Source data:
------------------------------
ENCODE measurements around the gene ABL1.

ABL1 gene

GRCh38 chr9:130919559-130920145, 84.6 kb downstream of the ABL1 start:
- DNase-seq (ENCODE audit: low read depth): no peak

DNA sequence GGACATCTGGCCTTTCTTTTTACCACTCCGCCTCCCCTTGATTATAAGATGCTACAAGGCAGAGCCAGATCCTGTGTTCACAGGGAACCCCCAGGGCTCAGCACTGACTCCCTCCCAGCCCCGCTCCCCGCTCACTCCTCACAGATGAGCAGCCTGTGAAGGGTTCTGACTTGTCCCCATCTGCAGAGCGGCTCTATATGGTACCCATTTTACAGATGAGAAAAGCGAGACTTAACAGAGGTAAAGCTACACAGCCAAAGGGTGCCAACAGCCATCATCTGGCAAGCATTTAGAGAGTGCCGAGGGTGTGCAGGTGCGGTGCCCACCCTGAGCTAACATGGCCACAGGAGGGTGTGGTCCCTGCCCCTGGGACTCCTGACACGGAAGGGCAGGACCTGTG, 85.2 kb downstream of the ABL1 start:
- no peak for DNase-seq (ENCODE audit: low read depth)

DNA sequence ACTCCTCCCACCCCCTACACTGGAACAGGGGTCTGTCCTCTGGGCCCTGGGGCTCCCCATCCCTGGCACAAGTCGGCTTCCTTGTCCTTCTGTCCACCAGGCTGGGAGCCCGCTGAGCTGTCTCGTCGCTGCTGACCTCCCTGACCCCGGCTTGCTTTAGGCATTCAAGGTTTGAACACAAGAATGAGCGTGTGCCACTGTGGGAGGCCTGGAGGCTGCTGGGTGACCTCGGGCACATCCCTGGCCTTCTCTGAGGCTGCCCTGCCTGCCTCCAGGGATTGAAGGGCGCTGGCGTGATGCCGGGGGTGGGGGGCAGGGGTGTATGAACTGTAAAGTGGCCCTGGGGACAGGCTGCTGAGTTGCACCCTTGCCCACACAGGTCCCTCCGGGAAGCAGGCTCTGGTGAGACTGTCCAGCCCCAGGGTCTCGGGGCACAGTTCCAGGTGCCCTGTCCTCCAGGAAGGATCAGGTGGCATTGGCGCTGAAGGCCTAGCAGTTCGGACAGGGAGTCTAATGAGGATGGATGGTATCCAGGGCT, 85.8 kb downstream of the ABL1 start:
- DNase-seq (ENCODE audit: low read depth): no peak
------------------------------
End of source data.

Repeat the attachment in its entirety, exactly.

ENCODE measurements around the gene ABL1.

ABL1 gene

GRCh38 chr9:130919559-130920145, 84.6 kb downstream of the ABL1 start:
- DNase-seq (ENCODE audit: low read depth): no peak

DNA sequence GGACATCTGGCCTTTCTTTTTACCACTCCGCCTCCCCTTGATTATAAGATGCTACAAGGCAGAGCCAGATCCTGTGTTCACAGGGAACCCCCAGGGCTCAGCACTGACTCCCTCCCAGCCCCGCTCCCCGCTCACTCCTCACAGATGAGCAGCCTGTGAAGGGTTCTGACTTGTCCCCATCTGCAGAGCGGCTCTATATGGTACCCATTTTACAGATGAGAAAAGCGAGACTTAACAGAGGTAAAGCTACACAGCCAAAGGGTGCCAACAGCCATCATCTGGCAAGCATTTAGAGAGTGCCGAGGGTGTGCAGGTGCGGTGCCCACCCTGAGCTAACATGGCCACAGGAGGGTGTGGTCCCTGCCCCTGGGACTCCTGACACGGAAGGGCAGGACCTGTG, 85.2 kb downstream of the ABL1 start:
- no peak for DNase-seq (ENCODE audit: low read depth)

DNA sequence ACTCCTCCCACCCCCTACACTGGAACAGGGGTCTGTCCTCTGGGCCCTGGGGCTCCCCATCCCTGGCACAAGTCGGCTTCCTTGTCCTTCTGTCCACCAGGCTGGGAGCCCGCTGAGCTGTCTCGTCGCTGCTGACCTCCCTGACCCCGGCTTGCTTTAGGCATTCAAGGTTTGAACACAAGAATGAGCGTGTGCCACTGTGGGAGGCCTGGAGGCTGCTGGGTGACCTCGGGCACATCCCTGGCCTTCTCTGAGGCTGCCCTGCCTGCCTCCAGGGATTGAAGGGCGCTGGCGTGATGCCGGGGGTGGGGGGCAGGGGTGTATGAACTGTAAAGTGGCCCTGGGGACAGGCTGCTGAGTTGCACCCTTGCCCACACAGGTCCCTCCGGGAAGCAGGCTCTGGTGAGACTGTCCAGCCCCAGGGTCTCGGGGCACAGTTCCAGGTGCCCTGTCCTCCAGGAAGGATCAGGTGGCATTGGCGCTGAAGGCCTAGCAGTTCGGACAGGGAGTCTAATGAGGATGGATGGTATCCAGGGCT, 85.8 kb downstream of the ABL1 start:
- DNase-seq (ENCODE audit: low read depth): no peak